And BPP University College, a for-profit university with its own degree-awarding powers, announced it was expanding into health-related degree courses.

Although there had been an expectation of more overseas providers offering courses in the UK, there are indications that technology is changing more rapidly than regulations.

This year has seen the rapid emergence of online university courses in the United States, headed by partnerships involving institutions such as Harvard, MIT, Stanford and Princeton.

The California-based Coursera consortium, set up by academics at Stanford University, reported last week that since launching earlier this year it had signed up a million students around the world.

This included an estimated 40,000 students based in the UK.

 

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  • rate this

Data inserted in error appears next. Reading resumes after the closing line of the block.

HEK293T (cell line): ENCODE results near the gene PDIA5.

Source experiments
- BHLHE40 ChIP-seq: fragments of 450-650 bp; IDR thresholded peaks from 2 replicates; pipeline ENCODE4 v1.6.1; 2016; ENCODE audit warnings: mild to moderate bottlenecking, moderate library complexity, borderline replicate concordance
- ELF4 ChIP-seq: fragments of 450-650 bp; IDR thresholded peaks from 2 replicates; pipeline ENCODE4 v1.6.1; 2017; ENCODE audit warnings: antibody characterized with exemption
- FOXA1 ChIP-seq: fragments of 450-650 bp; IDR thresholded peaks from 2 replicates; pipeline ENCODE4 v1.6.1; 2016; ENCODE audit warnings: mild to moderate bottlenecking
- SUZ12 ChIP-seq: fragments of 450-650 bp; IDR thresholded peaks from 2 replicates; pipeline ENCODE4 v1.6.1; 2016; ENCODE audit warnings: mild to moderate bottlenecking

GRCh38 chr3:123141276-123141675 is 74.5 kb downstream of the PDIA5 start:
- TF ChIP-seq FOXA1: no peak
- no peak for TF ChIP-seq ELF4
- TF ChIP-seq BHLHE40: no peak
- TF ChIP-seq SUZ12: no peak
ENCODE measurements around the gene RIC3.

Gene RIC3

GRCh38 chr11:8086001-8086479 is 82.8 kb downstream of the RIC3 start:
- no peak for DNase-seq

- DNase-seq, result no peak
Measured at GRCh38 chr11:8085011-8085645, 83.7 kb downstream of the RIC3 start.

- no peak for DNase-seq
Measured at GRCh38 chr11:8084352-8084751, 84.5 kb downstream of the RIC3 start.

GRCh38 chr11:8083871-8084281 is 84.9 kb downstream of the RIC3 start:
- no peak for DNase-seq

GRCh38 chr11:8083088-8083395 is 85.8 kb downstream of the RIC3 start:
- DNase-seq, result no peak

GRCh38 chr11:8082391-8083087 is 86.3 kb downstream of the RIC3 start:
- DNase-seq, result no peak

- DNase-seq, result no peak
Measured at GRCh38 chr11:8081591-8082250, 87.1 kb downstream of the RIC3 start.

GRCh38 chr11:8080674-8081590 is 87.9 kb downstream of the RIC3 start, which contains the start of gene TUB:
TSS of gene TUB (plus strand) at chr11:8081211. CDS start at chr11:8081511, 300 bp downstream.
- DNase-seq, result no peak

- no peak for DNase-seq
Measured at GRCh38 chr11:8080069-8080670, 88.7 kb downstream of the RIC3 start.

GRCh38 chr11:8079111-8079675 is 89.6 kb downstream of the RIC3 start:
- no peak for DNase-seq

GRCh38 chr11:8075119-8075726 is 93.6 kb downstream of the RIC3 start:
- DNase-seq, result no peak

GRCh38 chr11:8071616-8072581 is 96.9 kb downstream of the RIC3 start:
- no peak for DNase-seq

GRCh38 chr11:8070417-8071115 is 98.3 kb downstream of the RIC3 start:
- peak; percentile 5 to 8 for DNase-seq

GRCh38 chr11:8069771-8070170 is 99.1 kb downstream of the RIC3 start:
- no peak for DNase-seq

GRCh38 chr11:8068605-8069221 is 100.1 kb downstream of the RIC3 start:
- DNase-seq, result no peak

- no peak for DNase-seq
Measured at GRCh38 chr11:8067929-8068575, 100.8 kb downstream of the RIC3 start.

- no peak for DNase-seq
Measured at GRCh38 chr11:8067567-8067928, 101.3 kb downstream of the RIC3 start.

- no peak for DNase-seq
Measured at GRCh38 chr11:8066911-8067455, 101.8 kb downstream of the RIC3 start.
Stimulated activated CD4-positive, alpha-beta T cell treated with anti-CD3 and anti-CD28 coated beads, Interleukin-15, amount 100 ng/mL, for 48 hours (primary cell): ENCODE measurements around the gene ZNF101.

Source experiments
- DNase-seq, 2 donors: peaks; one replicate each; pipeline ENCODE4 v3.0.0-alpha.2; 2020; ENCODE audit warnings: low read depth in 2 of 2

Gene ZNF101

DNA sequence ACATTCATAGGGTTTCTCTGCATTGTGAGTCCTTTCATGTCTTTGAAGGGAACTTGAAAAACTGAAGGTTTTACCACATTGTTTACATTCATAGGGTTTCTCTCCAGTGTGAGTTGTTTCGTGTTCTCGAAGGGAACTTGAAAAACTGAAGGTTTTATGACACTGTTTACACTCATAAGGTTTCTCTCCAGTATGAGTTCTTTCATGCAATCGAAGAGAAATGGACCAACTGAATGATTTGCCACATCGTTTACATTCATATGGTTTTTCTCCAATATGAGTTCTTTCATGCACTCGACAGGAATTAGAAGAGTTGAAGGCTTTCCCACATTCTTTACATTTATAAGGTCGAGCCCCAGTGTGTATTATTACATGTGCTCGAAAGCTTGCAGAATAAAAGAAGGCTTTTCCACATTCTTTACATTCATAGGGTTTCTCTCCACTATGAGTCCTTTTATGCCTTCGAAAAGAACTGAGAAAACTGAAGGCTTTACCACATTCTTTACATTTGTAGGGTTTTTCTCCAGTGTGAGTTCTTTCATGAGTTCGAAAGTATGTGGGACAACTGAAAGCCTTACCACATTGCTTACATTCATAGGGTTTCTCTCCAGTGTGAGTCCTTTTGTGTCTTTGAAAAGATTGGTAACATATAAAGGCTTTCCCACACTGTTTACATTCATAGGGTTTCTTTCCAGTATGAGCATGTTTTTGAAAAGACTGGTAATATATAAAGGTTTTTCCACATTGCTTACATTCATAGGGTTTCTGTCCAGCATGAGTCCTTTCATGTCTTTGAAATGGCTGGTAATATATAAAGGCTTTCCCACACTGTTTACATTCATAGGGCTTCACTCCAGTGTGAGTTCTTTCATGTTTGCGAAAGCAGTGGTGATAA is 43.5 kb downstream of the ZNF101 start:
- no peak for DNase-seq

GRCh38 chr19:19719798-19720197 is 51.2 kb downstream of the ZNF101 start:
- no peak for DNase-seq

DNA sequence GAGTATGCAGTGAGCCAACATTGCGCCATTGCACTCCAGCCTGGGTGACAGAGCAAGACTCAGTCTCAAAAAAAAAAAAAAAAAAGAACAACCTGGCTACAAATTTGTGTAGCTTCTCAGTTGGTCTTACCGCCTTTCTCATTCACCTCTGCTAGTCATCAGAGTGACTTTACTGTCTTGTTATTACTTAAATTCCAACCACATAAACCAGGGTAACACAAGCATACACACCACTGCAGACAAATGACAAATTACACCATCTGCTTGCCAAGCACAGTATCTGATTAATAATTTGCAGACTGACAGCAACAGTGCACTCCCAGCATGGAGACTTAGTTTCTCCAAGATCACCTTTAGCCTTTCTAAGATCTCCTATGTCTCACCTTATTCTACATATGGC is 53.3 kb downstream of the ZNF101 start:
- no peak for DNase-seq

+22

    Comment number 129.

    Surely this shouldn't be a degree? If Pearson's want quality staff, then they should train them and pay them. What is effectively happening here is that you're asking people to pay £6500 a year for the chance of a job at the end of it. Is this really the pressure we want our young people to be under? Paying £6500 a year is the most expensive internship I've heard of.

  • rate this
    -1

    Comment number 128.

    56.KURGANCODE
    I would view this with a degree of trepidation.
    If it's to be for profit then the emphasis is going to be on getting as many to pass as possible